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’29 to Life’ | Film Review

29 to Life Review
1.5

Summary

29 to Life is a lo-fi Indie coming of age film with impressive production values for its budget but is hampered by pacing issues and an unlikable lead character.

29-year-old Barnaby is jobless, homeless, and has just been dumped by his girlfriend who thinks he is a loser. Forced to live in his car, Barnaby (played by Murphy Patrick Martin) is drifting until he reconnects with old school friend Madison (Diana Solis), who helps him rediscover his love of cooking and find some direction in life.

The story of a twenty-something man-child who needs to take responsibility for his life but needs the gentle push of a good woman is not an especially new concept, and places this film in good company along with other Slacker-Indie filmmakers such as Richard Linklater (Slacker, Dazed and Confused) and Zach Braff (Garden State, which is clearly a direct influence on this film). Unfortunately, 29 to Life does not come anywhere near the standards of these filmmakers and has a number of issues.

Barnaby is in a situation of his own making, and the film never quite manages to make him sympathetic enough for us to root for him. The performance recalls Paul Rust’s character in the Netflix series Love but unfortunately, the script here does not imbue Barnaby with enough depth to make him a three-dimensional character, which is a big problem when the film centres on him and he appears in every scene.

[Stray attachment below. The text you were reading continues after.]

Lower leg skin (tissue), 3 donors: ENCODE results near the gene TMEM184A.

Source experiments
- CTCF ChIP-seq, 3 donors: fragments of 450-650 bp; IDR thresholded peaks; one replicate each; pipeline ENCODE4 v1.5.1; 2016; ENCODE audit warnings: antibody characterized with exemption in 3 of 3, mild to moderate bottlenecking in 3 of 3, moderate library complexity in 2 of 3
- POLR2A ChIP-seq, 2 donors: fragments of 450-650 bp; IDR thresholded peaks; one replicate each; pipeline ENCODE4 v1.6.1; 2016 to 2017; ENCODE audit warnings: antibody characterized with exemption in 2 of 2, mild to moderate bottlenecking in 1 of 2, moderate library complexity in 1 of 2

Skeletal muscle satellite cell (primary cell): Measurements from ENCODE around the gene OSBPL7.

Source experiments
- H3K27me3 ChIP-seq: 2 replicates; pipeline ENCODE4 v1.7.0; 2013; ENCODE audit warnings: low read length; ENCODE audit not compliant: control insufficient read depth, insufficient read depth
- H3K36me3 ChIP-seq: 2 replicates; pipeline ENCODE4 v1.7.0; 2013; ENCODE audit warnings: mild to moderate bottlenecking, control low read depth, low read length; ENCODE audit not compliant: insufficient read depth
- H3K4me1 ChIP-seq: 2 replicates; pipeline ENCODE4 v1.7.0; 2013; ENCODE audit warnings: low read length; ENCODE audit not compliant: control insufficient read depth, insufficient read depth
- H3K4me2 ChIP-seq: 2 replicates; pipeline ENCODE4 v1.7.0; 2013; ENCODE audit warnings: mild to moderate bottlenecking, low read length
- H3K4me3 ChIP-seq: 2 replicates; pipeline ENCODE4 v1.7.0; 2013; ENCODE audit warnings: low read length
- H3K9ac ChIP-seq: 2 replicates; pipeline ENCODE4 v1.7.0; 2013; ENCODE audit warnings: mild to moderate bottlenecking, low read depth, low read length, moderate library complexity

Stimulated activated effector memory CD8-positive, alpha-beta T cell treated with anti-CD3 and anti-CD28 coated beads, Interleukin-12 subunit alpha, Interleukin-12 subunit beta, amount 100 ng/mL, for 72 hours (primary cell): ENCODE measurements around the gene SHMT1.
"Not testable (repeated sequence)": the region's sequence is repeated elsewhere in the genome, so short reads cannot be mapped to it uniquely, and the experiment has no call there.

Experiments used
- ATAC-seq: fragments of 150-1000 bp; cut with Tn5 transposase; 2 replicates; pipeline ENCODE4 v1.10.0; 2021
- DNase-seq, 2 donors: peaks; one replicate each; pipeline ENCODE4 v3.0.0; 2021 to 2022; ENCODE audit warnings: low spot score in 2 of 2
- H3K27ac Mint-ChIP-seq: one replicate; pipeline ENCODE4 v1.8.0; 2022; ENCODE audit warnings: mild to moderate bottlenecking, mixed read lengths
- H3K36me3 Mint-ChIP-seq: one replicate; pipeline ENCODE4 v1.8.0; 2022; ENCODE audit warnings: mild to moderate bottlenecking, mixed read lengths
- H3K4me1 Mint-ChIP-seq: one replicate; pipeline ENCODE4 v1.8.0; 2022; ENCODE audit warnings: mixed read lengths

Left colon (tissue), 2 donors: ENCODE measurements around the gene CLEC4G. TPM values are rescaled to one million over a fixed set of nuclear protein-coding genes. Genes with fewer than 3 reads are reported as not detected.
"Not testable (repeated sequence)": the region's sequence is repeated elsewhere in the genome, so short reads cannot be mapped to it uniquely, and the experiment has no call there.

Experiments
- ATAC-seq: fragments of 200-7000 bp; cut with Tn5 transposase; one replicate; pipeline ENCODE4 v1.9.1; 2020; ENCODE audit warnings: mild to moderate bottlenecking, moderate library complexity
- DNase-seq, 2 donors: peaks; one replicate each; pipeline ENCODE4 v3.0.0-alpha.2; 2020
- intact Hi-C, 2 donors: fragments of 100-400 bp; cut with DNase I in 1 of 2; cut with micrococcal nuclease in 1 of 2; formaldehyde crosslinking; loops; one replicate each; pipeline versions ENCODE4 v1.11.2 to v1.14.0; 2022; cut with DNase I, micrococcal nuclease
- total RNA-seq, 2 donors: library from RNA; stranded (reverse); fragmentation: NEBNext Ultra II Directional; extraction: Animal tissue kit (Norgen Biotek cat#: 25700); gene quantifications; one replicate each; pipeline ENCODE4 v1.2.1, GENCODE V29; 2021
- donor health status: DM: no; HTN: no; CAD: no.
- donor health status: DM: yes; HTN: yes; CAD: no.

The film also suffers from some huge pacing issues – one thing we can learn from classic screwball comedy is that a rat-tat-tat quickfire back-and-forth between romantic leads can help to create a sense of chemistry and allow us to get a better sense of how the couple are working with one another. In scenes between Barnaby and Madison, the back and forth between them somehow seems ponderous, which makes the film meander. There is no urgency to the plot and no real threats to the relationship (aside from Barnaby himself) which unfortunately prevents any real stakes being established for the audience to want to root for the couple. It would have been nice to have spent some more time with some other characters; perhaps meeting Barnaby’s parents sooner or some of Barnaby’s other friends would have helped to flesh out the characters a bit more.

The performances are quite uneven, but Diana Solis as Madison is a highlight; her performance is really solid and she manages to bring her character to life, elevating what is otherwise quite conventional material.

Writer-director Alex Magana does do a great job with the cinematography though, and for what is clearly a low-budget film it looks great, with good production values which would not be out of place in any studio production.

Overall 29 to Life is a good-looking, low-budget project that never quite manages to overcome how hard it is to root for its central character. The pacing is baggy and the middle act is too long which undercuts the emotional impact of the film’s conclusion.

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